Datafication, Surveillance and Inclusion: A critical analysis of digital platforms and their role in India.

Research output: ThesisDoctoral Thesis


Inclusion within information systems and ICT4D research is primarily invoked as a positive benefit on the human actors involved. Set in this context, this thesis conceptualises inclusion under the growing presence of digital platforms as complex newfound participation afforded to socioeconomically marginalised individuals.
The thesis employs two overlapping theoretical lenses of ‘liquid surveillance’ (Bauman & Lyon 2013) and ‘abnormal justice’ (Fraser 2008). Firstly, the metaphor of liquidity in this thesis deconstructs surveillance as a mesh of multiple visibilities within digital platforms. Secondly, a social justice framing positions the impact of the surveillant visibilities on marginalised individuals as an intersectional outcome of inclusion performed across cultural, economic and political dimensions.
The empirical context involves studying India's governmentally mandated digital identity platform (Aadhaar), situated within the constellation of digital ‘gig-work’ platforms that are becoming prevalent sites of employment. The data presented forms a qualitative case study of the experience of three groups of gig-workers, namely domestic workers, cab-drivers and food-delivery workers, forming a total of 60 interviews. This is supported by ethnographic field observations and auto-ethnographic research, working as gig-worker in south India.
The thesis is in an ‘alternative format’ with three constituent papers presenting interrelated perspectives of digital platforms and their wider ecosystem. The first paper studies the use of Aadhaar by domestic workers and cab-drivers (Krishna 2021) and operationalises ‘abnormal justice’ as a framework to theorise cultural, economic and political dimensions of justice as being synergistic with elements of surveillance and datafication inherent to digital identification. The second paper details the practices of datafication and surveillance within the food-delivery platform (Krishna 2020). It finds that in the performance of gig-work, (in)justice is experienced spatiotemporally by workers within their daily work practices. The third paper (Krishna n.d.) uses a lens of ‘liquid surveillance’ to conceptualise the concomitant roles of platforms in enacting surveillance and enabling inclusion. Within platform ecosystems, a ‘liquid inclusion’ is exposed to be dictated by episodic tasks of self-surveillance rather than being an absolute positive benefit of participating in the digital economy.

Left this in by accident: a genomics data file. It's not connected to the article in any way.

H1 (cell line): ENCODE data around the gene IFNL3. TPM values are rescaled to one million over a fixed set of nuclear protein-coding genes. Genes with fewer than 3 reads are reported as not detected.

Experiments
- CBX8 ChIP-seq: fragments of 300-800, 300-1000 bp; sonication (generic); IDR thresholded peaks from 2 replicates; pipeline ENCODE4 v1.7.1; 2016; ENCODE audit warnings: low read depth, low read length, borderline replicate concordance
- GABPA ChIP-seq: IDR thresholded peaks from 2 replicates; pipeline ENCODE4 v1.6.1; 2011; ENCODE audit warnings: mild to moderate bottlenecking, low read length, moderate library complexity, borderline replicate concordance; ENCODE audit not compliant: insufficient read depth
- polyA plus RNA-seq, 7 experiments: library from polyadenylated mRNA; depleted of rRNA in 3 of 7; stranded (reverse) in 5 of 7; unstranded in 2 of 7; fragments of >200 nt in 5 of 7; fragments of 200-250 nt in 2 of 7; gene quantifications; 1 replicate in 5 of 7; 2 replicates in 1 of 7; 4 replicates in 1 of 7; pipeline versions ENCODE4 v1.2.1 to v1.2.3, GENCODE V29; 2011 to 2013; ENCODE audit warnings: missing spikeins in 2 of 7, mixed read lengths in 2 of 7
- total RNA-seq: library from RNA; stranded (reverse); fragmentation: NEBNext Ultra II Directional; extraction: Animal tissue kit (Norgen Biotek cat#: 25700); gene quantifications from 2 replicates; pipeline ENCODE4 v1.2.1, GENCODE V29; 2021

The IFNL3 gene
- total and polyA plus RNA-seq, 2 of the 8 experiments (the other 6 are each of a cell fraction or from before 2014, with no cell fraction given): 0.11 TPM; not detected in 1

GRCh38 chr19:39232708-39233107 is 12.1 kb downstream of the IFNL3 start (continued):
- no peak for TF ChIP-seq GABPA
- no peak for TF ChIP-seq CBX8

The thesis bridges a gap in literature within information systems and ICT4D by juxtaposing surveillance and inclusion. It adds to the emerging literature on ‘data justice‘ in operationalising justice under platform ecosystems and specific practices of gig-work environments.

Research Papers
There are two published papers within this thesis, with the third paper being finalised for submission.
Krishna, S. (2020). Spatiotemporal (In) justice in Digital Platforms: An Analysis of Food-Delivery Platforms in South India. Proceedings of IFIP Joint Working Conference on the Future of Digital Work: The Challenge of Inequality (pp. 132-147). Springer, Cham.
Krishna, S. (2021). Digital identity, datafication and social justice: understanding Aadhaar use among informal workers in south India. Information Technology for Development, 27(1), 67-90.
Krishna, S. (n.d.). Liquid Inclusion: The dynamics of inclusion under datafication and surveillance. In Preparation.
Original languageEnglish
Awarding Institution
  • Royal Holloway, University of London
  • Zheng, Yingqin, Supervisor
  • Wu, Philip, Supervisor
Award date1 Apr 2022
Publication statusUnpublished - 2022


  • Datafication
  • Surveillance
  • Inclusion
  • Social Justice
  • India
  • Digital Identity
  • Gig-economy
  • Gig-work
  • Digital Platform

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